Category Archives: Ticketing

StubHub is a crybaby, f’ing grow up!

So StubHub and Ticketmaster are going at it again. Or more accurately, StubHub is whining like a little kid and crying to their mommy for help. Here’s the link…

See, this is all about access to tickets…. StubHub wants folks to be able to do whatever they want with their tickets: the ability to resell them, etc. Their latest tiff is about limits that Ticketmaster is enforcing with one of the NBA teams about resales.

I’m not going to go into all the details, you can read the article linked above for that, but Ticketmaster isn’t doing anything that hasn’t been done for decades. Not to mention that it’s a business decision by the clients (e.g. the teams) not Ticketmaster. Sending tickets out at the last minute so they can’t be resold our counterfeited is a legitimate thing to do and solves a number of issues. Feel free to contact me and I can explain more….

But to back it up… sending tickets out last minute has been done for just about every major event for decades: World Cup, Olympics, etc.! A clause on the back of season tickets has said that they can’t be re-sold, again for decades, and if I wasn’t traveling, I’d scan an old Lakers ticket and show you.

So StubHub is just crying because they can’t make money off the sweat of someone else’s brow. And the clients don’t want them to do that, so they have a contract with Ticketmaster for resale, where they get a cut of the vig. Makes sense to me.

StubHub, if you want to play in the ticketing business, do the hard work and develop a primary ticketing service and stop whining! As the joke goes, “wanna impress me Stevie Wonder, drive!”

Oh, and my last thoughts on this… I was involved in the last anti-trust case against Ticketmaster in the 90’s. That was defeated, hands down, and this one will be to. StubHub doesn’t have a case because Ticketmaster isn’t doing anything that their clients aren’t asking them to provide a service for. No one is holding a gun to their heads, and StubHub can’t provide the services that they require, so they are getting it where they can, from their primary ticketing provider! Period.

Ticketmaster Made Me Do It

It has been way too long since I’ve last written, but isn’t that always the case…? I am writing today ’cause Ticketmaster’s CEO, Irving Azoff, spoke at D7 — the All Things Digital conference. Kara Swisher asked questions and it’s written up here….
In the conversation she asks about many things, including the proposed merger with Live Nation. I could write a whole bunch about the proposed merger, maybe even a short novel, and I could actually argue both sides, so I won’t delve into the full argument, but I will comment briefly (in italics) about the whole article, which includes the merger.
Music Labels — they missed an opportunity to monetize digital music and suing your customers isn’t the right thing to do. Duh, really….
Merger with Live Nation — anyone can write a program that does what Ticketmaster does. Bruce Springsteen is uninformed about the merger and others are in the ticket biz like Phil Anschutz and Warner Music Group. True, but it’s the difficulty of converting to a new system (and contracts) is what keeps clients. Think about how you hate your bank, but you don’t leave ’cause it’s a pain in the ass to change all your info, auto-pay stuff, etc. Rumors are that if the merger goes through, AEG (Anschutz Entertainment Group) is going to leave and start their own system, much like Live Nation tried to do, but I think it will be successful unlike Live Nation’s.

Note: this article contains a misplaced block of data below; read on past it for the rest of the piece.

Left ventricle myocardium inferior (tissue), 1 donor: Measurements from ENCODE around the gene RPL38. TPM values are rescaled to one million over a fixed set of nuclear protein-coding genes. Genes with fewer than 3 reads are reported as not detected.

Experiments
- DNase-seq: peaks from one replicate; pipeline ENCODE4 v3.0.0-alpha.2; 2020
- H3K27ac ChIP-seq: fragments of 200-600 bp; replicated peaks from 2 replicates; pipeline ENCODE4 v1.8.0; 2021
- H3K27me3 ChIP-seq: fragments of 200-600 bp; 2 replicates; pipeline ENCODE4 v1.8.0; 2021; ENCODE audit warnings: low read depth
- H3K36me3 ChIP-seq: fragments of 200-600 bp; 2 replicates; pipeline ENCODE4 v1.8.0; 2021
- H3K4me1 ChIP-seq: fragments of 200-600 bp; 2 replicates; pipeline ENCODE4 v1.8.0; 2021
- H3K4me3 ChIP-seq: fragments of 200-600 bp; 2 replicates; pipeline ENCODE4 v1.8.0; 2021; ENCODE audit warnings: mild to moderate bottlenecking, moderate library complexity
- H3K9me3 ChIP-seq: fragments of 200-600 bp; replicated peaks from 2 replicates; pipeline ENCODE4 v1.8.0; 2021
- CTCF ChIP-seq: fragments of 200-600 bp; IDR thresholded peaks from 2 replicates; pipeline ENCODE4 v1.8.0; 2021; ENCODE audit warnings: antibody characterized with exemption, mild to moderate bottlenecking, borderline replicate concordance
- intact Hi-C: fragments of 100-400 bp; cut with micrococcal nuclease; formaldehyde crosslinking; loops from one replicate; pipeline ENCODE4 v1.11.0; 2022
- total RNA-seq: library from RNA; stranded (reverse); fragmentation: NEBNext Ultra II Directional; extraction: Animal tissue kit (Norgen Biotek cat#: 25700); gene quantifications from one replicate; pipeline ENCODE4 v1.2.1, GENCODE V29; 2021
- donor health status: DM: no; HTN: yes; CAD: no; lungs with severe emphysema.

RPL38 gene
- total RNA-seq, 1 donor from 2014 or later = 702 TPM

Ticket Pricing — TM is a collection agency and prices are set by the promoter/band/customer, not TM. Should do more dynamic pricing, but not auctions which take too much time. Yup, TM has always gotten the black eye for pricing and service charges that their clients knew about in advance, and they get a cut of it! Dynamic pricing would be a difficult thing for Ticketmaster to do. Their old back-end system (called the host) can’t handle it well and it would have to be done with duct tape and superglue. Could be done, but is the public ready for concert ticket prices changing all the time like airline tickets…?
Secondary Market/TicketsNow — wouldn’t have bought it, may sell it. With variable pricing and VIP packages, the gap between primary and secondary ticketing is narrowing and being blurred. I agree, why should a broker make large sums of money for taking a nominal risk? That money should go to the promoter/artist who worked hard to create the product and took the risk of booking the show.
Data Ticketmaster Collects — available to artists if they ask, but not sophisticated as to how they use it. I remember the days when I was at Ticketmaster…. We would provide the data to those that asked, but we would also VERY quietly provide it to others as well. In the mid 90’s, we provided information about sales, etc. to ASCAP/BMI instead of paying for a license for our music-on-hold that we played, if I recall correctly (I had to do a lot of categorizing of the data (wrote a script to do so) so that it was more usable by those that were getting it, but I didn’t deposit any checks or anything, just told to do X task for Y <smile>). Who is buying what in the music biz is *hugely* important and only Ticketmaster has this data and they know its value!!!